Tuesday, 30 July 2019

Port Burwell moths

I recently picked up a new moth light that utilizes LED technology. Marketed as the LepiLED, the light is produced in Germany by Dr. Gunnar Brehm, a lepidopterist who studies moth communities in Costa Rica and Ecuador.

Some moths and other insects are attracted to light and are particularly found of wavelengths found along the UV spectrum. Black lights and mercury vapor bulbs are some of the better options to produce the desired wavelengths, but these lights come with a downside. That being, of course, that they use a lot of energy and thus need a constant energy source, such as an electrical outlet on the side of your house, a generator, or a deep cycle battery. Neither of these options are very portable! LEDs use far less energy but in the past they were never really used to attract insects. But relatively recent advances in LED technology mean that LEDs that produce the correct types of wavelengths are now available. The LepiLED uses 8 LEDs that cover various wavelengths - UV, blue, green and white. The reviews seemed to be generally positive so I forked out the cash and patiently waited for the light to arrive.

The light certainly wasn't cheap, and you can buy a lot of UV lighting for how much one LepiLED costs, but you can't beat the portability. It weighs a total of 410 grams and can run off of a powerbank (I use a 30,000 mAh powerbank to power it). The setup is incredibly portable and the powerbank should provide about 12 hours of continuous use before it needs to be recharged. It also appears to be very well built, and is more-or-less waterproof as well (though it shouldn't be used in steady rain, but who goes mothing when its raining?).


The light arrived last week and I completed a few trial runs at home. But I did not get a chance to test it out properly until this past weekend when Laura and I drove down to Port Burwell to meet my parents, sister and brother-in-law for our annual camping weekend. We strung up a white sheet from the awning of my parent's trailer, hung the LepiLED and turned it on for a few hours after dark.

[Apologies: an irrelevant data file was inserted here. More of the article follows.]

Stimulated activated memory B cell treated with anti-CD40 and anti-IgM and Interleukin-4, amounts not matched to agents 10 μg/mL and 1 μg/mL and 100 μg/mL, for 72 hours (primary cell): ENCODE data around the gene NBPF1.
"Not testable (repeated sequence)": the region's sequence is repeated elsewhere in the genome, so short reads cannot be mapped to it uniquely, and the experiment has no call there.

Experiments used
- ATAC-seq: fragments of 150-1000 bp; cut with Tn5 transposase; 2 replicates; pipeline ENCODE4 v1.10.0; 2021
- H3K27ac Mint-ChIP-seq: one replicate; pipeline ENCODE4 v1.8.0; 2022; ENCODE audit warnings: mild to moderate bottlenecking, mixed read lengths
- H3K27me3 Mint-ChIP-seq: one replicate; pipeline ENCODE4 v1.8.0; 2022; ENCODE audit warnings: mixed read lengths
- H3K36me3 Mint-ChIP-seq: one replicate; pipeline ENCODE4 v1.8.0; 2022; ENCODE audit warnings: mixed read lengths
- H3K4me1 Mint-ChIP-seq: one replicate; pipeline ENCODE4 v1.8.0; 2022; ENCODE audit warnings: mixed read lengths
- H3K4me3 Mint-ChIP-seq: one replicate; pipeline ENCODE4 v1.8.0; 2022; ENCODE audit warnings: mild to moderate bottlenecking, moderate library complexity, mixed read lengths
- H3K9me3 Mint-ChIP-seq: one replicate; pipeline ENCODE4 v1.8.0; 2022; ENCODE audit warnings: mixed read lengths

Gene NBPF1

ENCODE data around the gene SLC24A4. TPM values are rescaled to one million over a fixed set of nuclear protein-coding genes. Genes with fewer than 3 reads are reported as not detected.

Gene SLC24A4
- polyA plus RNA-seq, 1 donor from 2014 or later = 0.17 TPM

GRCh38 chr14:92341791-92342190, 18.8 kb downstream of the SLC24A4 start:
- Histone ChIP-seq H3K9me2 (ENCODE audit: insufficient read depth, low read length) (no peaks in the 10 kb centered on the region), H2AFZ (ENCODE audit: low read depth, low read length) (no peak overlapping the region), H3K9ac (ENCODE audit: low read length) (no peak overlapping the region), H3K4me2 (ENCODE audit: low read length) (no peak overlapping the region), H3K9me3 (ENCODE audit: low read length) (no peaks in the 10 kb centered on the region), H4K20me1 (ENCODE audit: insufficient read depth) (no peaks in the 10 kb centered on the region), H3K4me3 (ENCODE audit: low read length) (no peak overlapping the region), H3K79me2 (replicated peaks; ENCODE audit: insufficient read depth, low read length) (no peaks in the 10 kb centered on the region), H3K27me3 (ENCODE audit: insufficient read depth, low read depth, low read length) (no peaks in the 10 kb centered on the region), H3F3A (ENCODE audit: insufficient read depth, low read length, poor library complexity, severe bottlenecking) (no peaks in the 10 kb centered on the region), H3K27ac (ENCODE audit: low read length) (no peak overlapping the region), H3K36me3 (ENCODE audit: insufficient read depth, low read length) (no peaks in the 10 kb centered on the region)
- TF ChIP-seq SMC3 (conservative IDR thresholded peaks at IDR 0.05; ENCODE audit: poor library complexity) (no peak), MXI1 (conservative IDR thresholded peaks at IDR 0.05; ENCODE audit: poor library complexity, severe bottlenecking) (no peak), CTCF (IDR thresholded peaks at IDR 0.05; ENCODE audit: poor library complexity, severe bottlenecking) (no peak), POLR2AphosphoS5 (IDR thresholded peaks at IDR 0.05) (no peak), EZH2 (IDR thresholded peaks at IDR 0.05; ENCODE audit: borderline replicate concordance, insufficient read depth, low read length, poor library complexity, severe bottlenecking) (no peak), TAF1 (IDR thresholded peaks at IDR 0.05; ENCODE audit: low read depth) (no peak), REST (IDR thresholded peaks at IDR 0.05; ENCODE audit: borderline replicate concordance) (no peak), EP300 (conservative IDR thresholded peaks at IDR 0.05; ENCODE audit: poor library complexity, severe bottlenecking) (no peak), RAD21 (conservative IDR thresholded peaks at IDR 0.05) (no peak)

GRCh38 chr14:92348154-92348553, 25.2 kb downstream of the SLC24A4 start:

I have to say, I was very impressed with the results! I photographed about 90 species of moths combined between the two nights. And that is with my powerbank dying on me during the second night, giving us only about an hour or so of mothing. In addition to the moths, a nice variety of wasps, beetles, leafhoppers and other insects appeared. Many of them were species I had never seen before. Without any further ado, below are a few photos of some of our favourite finds from the weekend.

Straight-lined Argyria Moth (Argyria critica) - Port Burwell Provincial Park, Elgin County, Ontario

White-ribboned Carpet (Mesoleuca ruficillata) - Port Burwell Provincial Park, Elgin County, Ontario

Red-crossed Button Slug Moth (Tortricidia pallida) - Port Burwell Provincial Park, Elgin County, Ontario

Green Burgundy Stink Bug (Bamasa dimidiata) - Port Burwell Provincial Park, Elgin County, Ontario

Even-lined Sallow (Ipimorpha pleonectusa) - Port Burwell Provincial Park, Elgin County, Ontario

The next one seems to be uncommon in Ontario. There are only four previous reports of this species on iNaturalist for the province; all of them from deep within the Carolinian.

Black-patched Glaphyria (Glaphyria fulminalis) - Port Burwell Provincial Park, Elgin County, Ontario

Red-fringed Emerald (Nemoria bistriaria) - Port Burwell Provincial Park, Elgin County, Ontario

Beautiful Wood-Nymph (Eudryas grata) - Port Burwell Provincial Park, Elgin County, Ontario

Yellow-shouldered Slug Moth (Lithacodes fasciola) - Port Burwell Provincial Park, Elgin County, Ontario

Doubleday's Baileya Moth (Baileya doubledayi) - Port Burwell Provincial Park, Elgin County, Ontario

Theridion sp. - Port Burwell Provincial Park, Elgin County, Ontario

While the big showy moths are fun, my favorites have to be the micros. The diversity in morphology and patterning is insane. With the help of a macro lens, the intricate detailing comes to life.